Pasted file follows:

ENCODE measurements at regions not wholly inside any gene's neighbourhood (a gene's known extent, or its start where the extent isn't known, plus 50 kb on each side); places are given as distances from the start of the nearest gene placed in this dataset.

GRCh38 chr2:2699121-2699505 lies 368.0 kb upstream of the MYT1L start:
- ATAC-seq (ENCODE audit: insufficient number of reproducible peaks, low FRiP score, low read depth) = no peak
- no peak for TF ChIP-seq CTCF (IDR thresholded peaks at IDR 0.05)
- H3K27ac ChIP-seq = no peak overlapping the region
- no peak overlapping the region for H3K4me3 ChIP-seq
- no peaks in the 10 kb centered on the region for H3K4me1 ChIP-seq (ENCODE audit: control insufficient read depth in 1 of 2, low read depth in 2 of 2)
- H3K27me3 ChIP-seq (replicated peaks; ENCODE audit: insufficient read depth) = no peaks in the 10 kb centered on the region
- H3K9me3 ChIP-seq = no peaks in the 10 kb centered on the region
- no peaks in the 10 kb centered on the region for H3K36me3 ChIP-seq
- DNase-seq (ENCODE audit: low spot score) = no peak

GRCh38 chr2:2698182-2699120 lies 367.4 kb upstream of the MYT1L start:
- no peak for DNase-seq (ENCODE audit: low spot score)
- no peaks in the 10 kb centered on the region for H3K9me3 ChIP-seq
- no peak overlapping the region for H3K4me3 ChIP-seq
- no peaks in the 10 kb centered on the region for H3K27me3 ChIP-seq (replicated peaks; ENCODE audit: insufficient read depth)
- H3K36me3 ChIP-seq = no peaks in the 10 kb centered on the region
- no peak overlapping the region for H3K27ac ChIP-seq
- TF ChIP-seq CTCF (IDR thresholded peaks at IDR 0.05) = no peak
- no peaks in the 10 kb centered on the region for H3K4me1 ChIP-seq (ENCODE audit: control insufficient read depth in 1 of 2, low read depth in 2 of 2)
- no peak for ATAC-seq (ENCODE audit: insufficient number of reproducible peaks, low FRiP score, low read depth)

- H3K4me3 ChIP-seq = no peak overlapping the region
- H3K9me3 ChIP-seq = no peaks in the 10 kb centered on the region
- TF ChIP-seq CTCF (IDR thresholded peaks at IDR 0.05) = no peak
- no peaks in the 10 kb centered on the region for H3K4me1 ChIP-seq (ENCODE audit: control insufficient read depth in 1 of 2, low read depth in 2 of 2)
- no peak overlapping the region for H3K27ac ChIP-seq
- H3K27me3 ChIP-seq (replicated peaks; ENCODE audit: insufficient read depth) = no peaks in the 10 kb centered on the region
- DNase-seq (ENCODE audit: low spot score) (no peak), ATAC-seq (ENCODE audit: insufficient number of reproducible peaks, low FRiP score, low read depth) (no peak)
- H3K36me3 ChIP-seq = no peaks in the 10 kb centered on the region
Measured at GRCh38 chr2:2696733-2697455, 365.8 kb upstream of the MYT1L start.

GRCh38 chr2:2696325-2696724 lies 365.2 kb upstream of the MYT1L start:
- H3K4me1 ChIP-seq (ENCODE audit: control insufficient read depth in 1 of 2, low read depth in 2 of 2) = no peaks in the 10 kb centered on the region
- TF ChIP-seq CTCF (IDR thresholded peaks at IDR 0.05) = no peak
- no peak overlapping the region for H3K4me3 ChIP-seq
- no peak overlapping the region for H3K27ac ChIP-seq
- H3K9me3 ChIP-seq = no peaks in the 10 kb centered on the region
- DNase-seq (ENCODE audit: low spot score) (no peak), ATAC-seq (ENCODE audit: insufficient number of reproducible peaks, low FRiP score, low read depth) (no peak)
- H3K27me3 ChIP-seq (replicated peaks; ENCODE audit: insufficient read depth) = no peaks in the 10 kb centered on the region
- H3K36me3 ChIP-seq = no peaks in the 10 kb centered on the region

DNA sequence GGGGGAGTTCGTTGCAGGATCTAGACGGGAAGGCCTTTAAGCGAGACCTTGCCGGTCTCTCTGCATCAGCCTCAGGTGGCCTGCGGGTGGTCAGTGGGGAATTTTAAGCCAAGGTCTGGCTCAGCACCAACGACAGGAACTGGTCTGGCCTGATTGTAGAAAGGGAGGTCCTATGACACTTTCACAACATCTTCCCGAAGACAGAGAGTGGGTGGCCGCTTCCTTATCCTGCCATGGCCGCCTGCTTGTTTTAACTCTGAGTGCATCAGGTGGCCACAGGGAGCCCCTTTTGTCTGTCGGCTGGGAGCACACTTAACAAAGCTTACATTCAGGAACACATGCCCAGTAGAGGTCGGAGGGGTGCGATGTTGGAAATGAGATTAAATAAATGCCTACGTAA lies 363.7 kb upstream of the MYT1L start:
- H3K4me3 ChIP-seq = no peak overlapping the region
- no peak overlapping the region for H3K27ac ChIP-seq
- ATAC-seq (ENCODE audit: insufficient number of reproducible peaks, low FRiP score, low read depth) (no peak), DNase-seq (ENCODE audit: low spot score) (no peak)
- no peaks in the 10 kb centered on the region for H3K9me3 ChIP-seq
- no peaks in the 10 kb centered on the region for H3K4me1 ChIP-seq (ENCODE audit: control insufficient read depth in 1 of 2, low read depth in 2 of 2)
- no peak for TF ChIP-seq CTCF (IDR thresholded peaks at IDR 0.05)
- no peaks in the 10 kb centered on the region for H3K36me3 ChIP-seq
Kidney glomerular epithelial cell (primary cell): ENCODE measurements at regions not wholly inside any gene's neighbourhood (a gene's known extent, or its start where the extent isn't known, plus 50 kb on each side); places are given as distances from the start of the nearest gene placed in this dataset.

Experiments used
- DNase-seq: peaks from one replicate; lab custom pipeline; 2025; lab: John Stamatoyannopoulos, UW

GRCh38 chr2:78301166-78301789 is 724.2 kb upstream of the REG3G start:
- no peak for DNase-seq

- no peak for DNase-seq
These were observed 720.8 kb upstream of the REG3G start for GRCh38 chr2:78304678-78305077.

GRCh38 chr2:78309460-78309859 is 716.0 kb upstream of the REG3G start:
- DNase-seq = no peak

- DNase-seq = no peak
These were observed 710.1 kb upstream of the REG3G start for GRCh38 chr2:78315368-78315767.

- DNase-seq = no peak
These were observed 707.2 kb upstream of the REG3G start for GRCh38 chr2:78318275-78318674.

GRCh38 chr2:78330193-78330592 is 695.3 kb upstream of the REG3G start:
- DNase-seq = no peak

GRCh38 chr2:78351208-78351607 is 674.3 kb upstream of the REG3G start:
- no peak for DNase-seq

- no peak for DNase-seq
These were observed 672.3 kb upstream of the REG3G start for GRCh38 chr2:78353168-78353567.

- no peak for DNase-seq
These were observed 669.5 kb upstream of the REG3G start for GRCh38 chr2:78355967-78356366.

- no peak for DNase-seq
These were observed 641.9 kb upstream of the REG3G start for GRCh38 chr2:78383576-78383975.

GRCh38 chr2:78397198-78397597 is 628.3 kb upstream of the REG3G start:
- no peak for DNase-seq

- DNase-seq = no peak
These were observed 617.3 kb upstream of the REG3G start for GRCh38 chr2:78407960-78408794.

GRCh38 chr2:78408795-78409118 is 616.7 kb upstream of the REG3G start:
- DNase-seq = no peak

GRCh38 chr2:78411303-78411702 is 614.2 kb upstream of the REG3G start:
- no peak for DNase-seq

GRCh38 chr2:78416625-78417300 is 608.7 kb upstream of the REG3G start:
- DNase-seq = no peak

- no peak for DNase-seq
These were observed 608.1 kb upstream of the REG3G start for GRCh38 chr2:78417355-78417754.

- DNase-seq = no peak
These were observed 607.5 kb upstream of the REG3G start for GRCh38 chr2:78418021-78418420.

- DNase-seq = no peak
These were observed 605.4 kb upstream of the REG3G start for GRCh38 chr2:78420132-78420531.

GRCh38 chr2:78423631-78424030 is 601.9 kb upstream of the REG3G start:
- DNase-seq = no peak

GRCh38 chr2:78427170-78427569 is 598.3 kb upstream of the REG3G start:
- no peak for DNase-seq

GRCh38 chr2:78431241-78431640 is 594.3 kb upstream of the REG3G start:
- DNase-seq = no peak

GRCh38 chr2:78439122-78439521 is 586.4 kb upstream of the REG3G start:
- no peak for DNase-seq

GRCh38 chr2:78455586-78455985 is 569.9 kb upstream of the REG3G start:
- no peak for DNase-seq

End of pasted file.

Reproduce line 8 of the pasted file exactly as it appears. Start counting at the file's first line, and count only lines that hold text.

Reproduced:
- H3K27me3 ChIP-seq (replicated peaks; ENCODE audit: insufficient read depth) = no peaks in the 10 kb centered on the region